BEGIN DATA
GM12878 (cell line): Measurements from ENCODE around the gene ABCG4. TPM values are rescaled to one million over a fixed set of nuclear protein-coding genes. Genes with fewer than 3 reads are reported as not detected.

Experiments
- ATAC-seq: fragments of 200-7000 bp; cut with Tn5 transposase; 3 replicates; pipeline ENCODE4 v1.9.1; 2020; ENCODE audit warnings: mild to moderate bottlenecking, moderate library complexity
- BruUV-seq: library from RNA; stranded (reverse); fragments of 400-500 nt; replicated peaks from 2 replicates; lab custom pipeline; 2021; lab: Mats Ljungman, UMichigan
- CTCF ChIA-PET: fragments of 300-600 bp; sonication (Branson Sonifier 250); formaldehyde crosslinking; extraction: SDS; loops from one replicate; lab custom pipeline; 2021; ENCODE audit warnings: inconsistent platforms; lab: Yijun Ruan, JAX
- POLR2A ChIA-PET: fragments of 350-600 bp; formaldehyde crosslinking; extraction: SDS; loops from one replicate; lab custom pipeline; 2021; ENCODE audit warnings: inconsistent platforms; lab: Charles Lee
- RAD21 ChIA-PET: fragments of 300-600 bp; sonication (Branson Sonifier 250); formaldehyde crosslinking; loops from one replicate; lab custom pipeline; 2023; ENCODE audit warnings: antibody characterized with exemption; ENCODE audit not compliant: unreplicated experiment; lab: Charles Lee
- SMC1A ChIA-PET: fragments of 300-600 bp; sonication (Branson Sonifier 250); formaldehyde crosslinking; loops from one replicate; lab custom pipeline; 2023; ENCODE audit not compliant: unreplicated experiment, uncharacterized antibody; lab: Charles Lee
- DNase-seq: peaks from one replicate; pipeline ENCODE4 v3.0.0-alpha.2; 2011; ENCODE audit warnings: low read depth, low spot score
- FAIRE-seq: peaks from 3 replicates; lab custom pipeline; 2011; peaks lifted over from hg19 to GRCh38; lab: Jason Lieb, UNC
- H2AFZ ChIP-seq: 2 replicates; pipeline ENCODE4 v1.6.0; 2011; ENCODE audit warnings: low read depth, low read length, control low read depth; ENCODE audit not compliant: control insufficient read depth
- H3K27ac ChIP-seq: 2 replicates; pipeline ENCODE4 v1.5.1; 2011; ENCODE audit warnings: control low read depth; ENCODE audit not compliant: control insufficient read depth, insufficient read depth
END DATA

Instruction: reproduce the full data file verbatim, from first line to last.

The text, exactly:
GM12878 (cell line): Measurements from ENCODE around the gene ABCG4. TPM values are rescaled to one million over a fixed set of nuclear protein-coding genes. Genes with fewer than 3 reads are reported as not detected.

Experiments
- ATAC-seq: fragments of 200-7000 bp; cut with Tn5 transposase; 3 replicates; pipeline ENCODE4 v1.9.1; 2020; ENCODE audit warnings: mild to moderate bottlenecking, moderate library complexity
- BruUV-seq: library from RNA; stranded (reverse); fragments of 400-500 nt; replicated peaks from 2 replicates; lab custom pipeline; 2021; lab: Mats Ljungman, UMichigan
- CTCF ChIA-PET: fragments of 300-600 bp; sonication (Branson Sonifier 250); formaldehyde crosslinking; extraction: SDS; loops from one replicate; lab custom pipeline; 2021; ENCODE audit warnings: inconsistent platforms; lab: Yijun Ruan, JAX
- POLR2A ChIA-PET: fragments of 350-600 bp; formaldehyde crosslinking; extraction: SDS; loops from one replicate; lab custom pipeline; 2021; ENCODE audit warnings: inconsistent platforms; lab: Charles Lee
- RAD21 ChIA-PET: fragments of 300-600 bp; sonication (Branson Sonifier 250); formaldehyde crosslinking; loops from one replicate; lab custom pipeline; 2023; ENCODE audit warnings: antibody characterized with exemption; ENCODE audit not compliant: unreplicated experiment; lab: Charles Lee
- SMC1A ChIA-PET: fragments of 300-600 bp; sonication (Branson Sonifier 250); formaldehyde crosslinking; loops from one replicate; lab custom pipeline; 2023; ENCODE audit not compliant: unreplicated experiment, uncharacterized antibody; lab: Charles Lee
- DNase-seq: peaks from one replicate; pipeline ENCODE4 v3.0.0-alpha.2; 2011; ENCODE audit warnings: low read depth, low spot score
- FAIRE-seq: peaks from 3 replicates; lab custom pipeline; 2011; peaks lifted over from hg19 to GRCh38; lab: Jason Lieb, UNC
- H2AFZ ChIP-seq: 2 replicates; pipeline ENCODE4 v1.6.0; 2011; ENCODE audit warnings: low read depth, low read length, control low read depth; ENCODE audit not compliant: control insufficient read depth
- H3K27ac ChIP-seq: 2 replicates; pipeline ENCODE4 v1.5.1; 2011; ENCODE audit warnings: control low read depth; ENCODE audit not compliant: control insufficient read depth, insufficient read depth